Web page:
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What is insulin pump therapy and how does it work?

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What is insulin pump therapy?

Through the following simple questions and related answers, you can get an understanding of what an insulin pump is and how insulin pump therapy works, helping you keep your glucose levels under control whilst maintaining your lifestyle.

What is a pump and how does it work?

An insulin pump is a small electronic device, about the size of a mobile phone. It can be easily carried on a belt, inside a pocket, or even attached to a bra thus becoming virtually invisible to others and allowing a very discreet therapy.

The pump can help you more closely mimic the way a healthy pancreas functions. The pump, through a Continuous Subcutaneous Insulin Infusion (CSII), replaces the need for frequent injections by delivering precise doses of rapid-acting insulin 24 hours a day to closely match your body's needs.

  • Basal Rate: A programmed insulin rate made of small amounts of insulin delivered continuously mimics the basal insulin production by the pancreas for normal functions of the body (not including food). The programmed rate is determined by your healthcare professional based on your personal needs. This basal rate delivery can also be customised according to your specific daily needs. For example, it can be suspended or increased / decreased for a definite time frame: this is not possible with basal insulin injections.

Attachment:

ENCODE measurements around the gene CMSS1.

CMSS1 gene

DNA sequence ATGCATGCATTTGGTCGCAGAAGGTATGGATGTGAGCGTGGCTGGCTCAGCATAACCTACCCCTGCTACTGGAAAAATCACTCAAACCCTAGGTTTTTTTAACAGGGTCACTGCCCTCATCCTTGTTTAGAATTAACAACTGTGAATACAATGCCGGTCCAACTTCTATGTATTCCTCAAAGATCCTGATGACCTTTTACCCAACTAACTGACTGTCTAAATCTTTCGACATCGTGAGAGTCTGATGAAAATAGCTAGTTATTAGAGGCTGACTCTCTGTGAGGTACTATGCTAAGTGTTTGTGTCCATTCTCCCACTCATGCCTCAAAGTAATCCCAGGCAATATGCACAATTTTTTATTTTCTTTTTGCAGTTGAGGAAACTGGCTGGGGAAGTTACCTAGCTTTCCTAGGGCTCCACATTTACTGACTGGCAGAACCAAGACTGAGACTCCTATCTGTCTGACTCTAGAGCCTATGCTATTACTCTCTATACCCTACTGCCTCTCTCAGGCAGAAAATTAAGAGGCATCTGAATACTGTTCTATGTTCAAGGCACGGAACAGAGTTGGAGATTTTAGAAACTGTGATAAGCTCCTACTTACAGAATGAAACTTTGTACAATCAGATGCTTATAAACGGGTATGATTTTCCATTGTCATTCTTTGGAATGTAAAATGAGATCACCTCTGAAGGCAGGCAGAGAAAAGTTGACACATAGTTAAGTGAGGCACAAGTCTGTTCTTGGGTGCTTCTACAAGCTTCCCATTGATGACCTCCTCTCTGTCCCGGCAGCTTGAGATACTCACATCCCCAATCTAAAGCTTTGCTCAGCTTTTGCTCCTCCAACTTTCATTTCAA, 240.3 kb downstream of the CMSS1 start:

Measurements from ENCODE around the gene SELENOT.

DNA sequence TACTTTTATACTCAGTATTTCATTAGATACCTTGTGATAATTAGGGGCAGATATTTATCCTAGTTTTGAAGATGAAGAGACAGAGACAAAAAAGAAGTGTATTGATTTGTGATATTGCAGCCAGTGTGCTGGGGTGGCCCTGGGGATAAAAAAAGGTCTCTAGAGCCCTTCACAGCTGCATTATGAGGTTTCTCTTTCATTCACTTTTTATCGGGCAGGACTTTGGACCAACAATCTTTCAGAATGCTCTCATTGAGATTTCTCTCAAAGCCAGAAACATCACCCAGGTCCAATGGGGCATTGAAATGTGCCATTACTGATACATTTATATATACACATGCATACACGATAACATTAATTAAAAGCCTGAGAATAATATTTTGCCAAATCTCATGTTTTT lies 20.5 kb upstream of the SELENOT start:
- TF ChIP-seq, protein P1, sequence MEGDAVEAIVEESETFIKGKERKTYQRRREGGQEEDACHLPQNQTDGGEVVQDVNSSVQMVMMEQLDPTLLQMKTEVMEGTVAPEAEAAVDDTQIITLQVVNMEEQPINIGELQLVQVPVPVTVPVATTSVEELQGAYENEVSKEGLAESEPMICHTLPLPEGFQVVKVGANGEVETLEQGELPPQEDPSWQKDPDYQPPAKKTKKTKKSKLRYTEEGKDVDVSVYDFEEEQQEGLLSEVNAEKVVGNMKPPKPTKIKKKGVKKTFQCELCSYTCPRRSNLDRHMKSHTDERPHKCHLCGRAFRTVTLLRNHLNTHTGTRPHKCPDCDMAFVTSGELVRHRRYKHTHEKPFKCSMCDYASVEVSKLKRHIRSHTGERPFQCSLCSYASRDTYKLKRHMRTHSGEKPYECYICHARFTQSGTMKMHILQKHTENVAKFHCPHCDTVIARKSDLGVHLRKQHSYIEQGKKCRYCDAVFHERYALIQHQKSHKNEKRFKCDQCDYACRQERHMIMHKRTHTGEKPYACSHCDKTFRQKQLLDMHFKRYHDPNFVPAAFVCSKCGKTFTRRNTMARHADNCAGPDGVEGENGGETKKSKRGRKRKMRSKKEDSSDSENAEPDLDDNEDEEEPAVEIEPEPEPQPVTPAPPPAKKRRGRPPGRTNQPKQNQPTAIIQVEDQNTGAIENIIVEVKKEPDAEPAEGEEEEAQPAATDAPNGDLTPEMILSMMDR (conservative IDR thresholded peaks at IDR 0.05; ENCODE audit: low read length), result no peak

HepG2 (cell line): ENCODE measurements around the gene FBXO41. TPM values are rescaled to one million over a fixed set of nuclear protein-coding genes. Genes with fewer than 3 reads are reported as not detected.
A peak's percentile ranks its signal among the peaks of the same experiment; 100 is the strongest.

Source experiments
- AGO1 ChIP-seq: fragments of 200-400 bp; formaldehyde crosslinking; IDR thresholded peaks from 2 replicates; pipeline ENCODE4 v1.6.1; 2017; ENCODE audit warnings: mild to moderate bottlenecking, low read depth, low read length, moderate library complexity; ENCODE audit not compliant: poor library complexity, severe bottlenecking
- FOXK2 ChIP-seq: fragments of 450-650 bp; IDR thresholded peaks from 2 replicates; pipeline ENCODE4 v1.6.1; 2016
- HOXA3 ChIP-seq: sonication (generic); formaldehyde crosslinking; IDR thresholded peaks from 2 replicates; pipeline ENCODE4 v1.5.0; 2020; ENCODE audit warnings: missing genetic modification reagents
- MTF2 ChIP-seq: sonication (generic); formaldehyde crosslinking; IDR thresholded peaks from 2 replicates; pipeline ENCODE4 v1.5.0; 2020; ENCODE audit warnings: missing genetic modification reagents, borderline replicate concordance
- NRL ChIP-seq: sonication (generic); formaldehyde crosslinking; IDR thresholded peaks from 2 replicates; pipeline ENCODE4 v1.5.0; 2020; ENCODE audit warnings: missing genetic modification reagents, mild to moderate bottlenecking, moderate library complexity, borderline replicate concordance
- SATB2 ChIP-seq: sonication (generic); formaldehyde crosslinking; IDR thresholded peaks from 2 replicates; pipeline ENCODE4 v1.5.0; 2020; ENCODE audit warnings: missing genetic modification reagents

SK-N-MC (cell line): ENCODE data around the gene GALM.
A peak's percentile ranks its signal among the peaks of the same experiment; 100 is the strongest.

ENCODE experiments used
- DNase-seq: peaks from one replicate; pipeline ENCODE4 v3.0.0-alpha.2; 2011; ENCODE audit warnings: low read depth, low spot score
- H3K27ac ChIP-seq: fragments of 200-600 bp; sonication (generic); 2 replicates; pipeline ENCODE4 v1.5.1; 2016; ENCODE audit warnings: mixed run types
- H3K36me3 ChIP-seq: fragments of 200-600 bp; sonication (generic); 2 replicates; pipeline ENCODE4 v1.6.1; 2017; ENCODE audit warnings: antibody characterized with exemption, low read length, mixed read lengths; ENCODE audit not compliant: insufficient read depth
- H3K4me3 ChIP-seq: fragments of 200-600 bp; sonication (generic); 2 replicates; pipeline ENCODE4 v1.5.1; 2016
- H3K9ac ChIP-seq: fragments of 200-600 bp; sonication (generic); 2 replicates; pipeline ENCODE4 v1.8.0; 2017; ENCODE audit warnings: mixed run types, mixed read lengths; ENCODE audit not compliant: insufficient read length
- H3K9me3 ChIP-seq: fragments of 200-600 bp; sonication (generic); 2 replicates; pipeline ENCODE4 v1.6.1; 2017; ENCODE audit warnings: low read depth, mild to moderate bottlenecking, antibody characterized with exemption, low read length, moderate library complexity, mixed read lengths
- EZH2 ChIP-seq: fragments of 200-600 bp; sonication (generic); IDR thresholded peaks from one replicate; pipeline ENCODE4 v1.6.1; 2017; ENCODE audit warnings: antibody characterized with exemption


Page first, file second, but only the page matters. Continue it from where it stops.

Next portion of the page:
• Bolus Dose: Additional insulin can be delivered "on demand" to match the food you are going to eat or to correct high blood sugar. Insulin pumps have bolus calculators that help you calculate your bolus amount based on settings that are pre-determined by your healthcare professional and again based on your special needs.

 

What are the benefits of insulin pump therapy and how can it help you achieve better glucose control?

Insulin pump therapy offers multiple clinical benefits over multiple daily injection therapy such as1,2:

  • better HbA1c control
  • fewer hypoglycaemic events
  • reduction in glycaemic variability

It can help to better manage the need for insulin dose adjustment, particularly for meals and overnight and can thus help to achieve better glucose control.

With its ability to adjust insulin delivery, the MiniMed® 640G insulin pump can also provide the following advantages:

  • Easier dosing: calculating insulin requirements can be a complex task with many different aspects to be considered. In the MiniMed® 640G pump, the built-in Bolus Wizard® feature helps to ensure accurate dosing by taking into account any insulin already in the body, the current glucose levels, carbohydrate intake and personal insulin settings.
  • Greater flexibility: the MiniMed® 640G pump can be instantly adjusted to allow for exercise, during illness or to deliver small boluses to cover meals and snacks. This can easily be done with a touch of a button. There is even a temporary basal rate option to proportionally reduce or increase the basal insulin rate, during exercise or illness, for example.
  • More convenience: the MiniMed® 640G offers the additional convenience of a wirelessly connected blood glucose meter. This meter automatically sends blood glucose values to the pump, allowing more accurate Bolus Wizard® calculations and to deliver insulin boluses discreetly.